Media Release, Peter Pyke: 13 October 2010
In 1994 I told then-Queensland Premier Wayne Goss that ‘politicians thought they were pretty powerful but – in our system – it was the police who had all the power’. Goss, a former-lawyer, looked blankly at me. He just didn’t understand what I was on about. As a first-time MP I had just told him that I was about to be charged by police with a number of criminal charges which I have always maintained were false, and the jury who acquitted me later seemed to agree. But I was a mere backbencher in his government and he had a huge majority so why should he care? It seemed to me he didn’t.
When Goss lost office in the next election by just one electorate – the ALP now understands that was my seat of Mount Ommaney which I had lost by a handful of votes after the coppers had smeared me beautifully in the media for fifteen months as only they can do – he may have better understood what I had told him.
The Queensland police – whose campaign slogan is the ironical ‘with honour we serve’ – changed the outcome of the 1995 Queensland election in favour of a Borbidge-led government which – happily for some – let convicted and disgraced police commissioner and junior Rat Pack member Terry Lewis out of gaol four years early. But who’s counting?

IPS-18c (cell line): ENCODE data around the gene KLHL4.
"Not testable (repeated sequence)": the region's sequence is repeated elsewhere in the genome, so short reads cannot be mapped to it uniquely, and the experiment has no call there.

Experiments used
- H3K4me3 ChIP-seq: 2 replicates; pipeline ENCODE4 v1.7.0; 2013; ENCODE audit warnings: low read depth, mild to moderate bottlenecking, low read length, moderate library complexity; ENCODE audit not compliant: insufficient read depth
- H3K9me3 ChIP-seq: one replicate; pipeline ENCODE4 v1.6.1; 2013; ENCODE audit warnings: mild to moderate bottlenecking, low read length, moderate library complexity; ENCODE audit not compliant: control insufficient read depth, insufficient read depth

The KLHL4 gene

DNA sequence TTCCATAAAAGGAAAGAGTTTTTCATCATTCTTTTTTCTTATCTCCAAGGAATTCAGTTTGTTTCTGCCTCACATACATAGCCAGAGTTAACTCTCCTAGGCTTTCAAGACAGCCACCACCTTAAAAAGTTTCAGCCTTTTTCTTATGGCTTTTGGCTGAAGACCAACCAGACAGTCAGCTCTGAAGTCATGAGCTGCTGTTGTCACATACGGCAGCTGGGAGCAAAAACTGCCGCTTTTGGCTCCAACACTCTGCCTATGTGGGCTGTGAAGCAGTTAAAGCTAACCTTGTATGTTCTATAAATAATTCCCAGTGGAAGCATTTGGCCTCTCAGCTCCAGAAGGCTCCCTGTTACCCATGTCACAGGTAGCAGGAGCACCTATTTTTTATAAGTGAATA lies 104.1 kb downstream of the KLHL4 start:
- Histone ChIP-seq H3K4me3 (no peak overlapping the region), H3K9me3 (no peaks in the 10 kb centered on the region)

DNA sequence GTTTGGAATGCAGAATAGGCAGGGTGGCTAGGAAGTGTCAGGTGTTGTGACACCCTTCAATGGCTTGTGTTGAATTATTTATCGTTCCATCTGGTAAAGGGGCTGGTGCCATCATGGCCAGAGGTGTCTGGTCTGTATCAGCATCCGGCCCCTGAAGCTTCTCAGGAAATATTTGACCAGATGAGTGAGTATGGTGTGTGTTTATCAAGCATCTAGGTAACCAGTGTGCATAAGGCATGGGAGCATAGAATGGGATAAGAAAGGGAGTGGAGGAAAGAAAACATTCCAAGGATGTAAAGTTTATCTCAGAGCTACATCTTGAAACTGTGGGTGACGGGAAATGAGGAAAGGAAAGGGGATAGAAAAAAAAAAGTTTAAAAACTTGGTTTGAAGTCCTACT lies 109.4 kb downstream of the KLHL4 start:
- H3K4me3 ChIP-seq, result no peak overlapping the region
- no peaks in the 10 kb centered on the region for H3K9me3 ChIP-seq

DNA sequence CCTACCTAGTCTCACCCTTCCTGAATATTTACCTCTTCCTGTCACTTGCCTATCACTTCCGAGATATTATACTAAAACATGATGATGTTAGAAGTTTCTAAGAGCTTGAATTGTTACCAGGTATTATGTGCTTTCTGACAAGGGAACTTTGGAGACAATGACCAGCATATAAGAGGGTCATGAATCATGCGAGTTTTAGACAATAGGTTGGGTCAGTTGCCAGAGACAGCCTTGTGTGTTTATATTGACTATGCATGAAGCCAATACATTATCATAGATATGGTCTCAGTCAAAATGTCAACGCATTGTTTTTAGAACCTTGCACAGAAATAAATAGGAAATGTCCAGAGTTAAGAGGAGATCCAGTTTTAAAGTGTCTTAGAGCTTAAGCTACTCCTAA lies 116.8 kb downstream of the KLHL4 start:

This week we have seen more of the handiwork of the Queensland coppers with the release of heavily censored CCTV footage of the bashing of handcuffed prisoners in the custody of that outstanding example of one of Queensland’s ‘finest’, former-senior constable Benjamin Thomas Price, who is shown bashing a tourist and a barmaid at the Airlie Beach police station in the state’s north.
The ex-policeman, 34, was sentenced to 27 months’ jail on 11 October 2010 after pleading guilty to four counts of assault. Steele, a plasterer from NSW, suffered a broken nose, black eyes, a head wound, hearing problems, memory loss and lack of sensation in his arms and hands after his arrest in the popular Whitsundays tourist town. He told the court he was trying to break-up a fight between two mates when he was capsicum sprayed by police. It is alleged Price led the handcuffed Steele to a police car before saying “watch your head” and smashing his face into the vehicle, knocking him unconscious.